Amateurs and Experts: Netflix Challenge

Andrew Keen’s slim volume, The Cult of the Amateur, was an interesting* read. One question he asked came to mind as I read this month’s Wired (16.03): “Can a social worker in Des Moines really be considered credible in arguing with a trained physicist over string theory?”

What’s an amateur? I originally considered the guy from the Wired article an amateur: “This Psychologist Might Outsmart the Math Brains Competing for the Netflix Prize”.

Here’s my executive summary of the Wired article:

  • Netflix is offering a $1M prize to the individual or team that can improve their recommendation engine by 10% or more.
  • Heavy hitters in the math world, including a team from AT&T and Princeton alums, are competing.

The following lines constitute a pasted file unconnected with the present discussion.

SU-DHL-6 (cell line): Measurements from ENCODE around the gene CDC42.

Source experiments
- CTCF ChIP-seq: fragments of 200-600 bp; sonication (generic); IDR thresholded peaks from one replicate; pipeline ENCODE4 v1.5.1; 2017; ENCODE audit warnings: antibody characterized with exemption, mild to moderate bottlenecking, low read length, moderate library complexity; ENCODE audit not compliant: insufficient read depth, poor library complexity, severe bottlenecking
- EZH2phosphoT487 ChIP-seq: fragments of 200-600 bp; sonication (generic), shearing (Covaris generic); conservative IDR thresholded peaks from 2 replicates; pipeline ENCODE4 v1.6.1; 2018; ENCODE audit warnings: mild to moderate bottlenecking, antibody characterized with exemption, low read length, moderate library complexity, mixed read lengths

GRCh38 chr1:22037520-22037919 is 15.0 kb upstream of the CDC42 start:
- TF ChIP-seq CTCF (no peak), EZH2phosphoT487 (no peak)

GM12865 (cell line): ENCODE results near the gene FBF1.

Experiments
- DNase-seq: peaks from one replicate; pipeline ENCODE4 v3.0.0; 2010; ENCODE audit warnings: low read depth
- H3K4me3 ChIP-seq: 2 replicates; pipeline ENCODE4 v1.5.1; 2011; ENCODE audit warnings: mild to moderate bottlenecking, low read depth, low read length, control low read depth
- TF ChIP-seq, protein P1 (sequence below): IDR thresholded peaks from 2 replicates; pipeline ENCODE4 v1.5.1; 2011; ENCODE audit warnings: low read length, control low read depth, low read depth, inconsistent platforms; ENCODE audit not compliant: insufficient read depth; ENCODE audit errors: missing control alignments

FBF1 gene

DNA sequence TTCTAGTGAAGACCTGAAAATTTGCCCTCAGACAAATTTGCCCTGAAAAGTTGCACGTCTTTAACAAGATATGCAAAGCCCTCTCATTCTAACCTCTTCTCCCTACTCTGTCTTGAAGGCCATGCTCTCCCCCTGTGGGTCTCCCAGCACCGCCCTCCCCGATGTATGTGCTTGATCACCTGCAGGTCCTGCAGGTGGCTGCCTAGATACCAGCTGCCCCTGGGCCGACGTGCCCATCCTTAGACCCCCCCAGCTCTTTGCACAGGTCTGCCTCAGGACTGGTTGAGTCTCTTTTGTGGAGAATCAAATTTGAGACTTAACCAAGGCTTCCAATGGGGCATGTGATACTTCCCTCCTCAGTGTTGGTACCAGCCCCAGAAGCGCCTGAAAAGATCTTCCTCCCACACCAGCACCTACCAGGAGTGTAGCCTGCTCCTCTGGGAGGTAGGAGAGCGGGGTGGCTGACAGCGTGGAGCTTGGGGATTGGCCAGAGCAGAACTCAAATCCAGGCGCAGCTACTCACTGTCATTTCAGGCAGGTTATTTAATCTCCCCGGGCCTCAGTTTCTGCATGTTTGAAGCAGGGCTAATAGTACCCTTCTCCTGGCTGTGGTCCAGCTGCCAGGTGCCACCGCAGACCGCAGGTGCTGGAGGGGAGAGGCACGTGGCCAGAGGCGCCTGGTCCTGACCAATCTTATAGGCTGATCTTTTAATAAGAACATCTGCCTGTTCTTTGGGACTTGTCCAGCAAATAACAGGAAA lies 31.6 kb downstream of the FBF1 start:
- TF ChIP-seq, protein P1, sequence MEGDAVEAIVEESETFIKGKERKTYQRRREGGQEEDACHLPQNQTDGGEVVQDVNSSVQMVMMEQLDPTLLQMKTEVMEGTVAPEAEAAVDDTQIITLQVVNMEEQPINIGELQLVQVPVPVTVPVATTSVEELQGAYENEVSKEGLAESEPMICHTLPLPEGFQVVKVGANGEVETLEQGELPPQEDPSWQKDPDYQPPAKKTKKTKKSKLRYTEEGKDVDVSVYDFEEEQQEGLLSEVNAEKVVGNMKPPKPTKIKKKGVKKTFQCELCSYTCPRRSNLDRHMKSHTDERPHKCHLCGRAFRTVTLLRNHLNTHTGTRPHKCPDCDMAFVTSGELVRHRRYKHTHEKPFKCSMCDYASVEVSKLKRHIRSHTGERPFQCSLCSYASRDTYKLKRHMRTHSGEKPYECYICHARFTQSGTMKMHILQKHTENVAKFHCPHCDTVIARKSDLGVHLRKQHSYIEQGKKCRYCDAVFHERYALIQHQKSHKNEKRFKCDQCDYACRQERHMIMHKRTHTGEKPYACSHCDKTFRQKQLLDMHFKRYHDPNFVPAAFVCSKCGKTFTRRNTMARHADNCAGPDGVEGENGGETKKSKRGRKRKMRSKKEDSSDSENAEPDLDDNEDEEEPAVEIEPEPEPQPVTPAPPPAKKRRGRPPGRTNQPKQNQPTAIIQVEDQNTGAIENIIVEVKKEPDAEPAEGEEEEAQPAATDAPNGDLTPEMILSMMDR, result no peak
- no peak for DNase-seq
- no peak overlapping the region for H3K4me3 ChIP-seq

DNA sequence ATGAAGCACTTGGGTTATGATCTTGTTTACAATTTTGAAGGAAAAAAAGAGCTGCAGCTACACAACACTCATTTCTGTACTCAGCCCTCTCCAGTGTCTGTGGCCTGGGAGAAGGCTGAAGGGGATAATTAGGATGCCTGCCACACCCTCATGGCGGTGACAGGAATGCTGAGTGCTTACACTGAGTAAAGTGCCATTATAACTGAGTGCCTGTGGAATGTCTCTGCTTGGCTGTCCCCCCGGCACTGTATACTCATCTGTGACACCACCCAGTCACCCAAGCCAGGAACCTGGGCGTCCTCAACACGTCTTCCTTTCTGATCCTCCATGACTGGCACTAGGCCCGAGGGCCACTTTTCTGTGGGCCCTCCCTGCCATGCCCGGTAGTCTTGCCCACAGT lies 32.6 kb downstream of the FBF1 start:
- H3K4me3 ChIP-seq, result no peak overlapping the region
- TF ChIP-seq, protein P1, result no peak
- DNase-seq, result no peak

• So is “Just a guy in a garage”.
  • Gavin Potter, a 48 year-old psychologist in London is currently in 6th place (that was as of press time, he’s down to 8th currently).

I don’t think Gavin Potter is an amateur, though on the surface he may appear to be one. Certainly, he’s no programmer or mathematician. The other teams approaching the prize are heavy on professional numbers people. Potter, on the other hand, has asked his daughter to solve calculus for his Netflix Prize work.

The Des Moines social worker may have something to contribute to something outside his/her obvious expertise. The trick is in figuring out how to apply existing knowledge in other fields of study.
* “interesting” in the Chinese proverb/curse way: “May you live in interesting times.”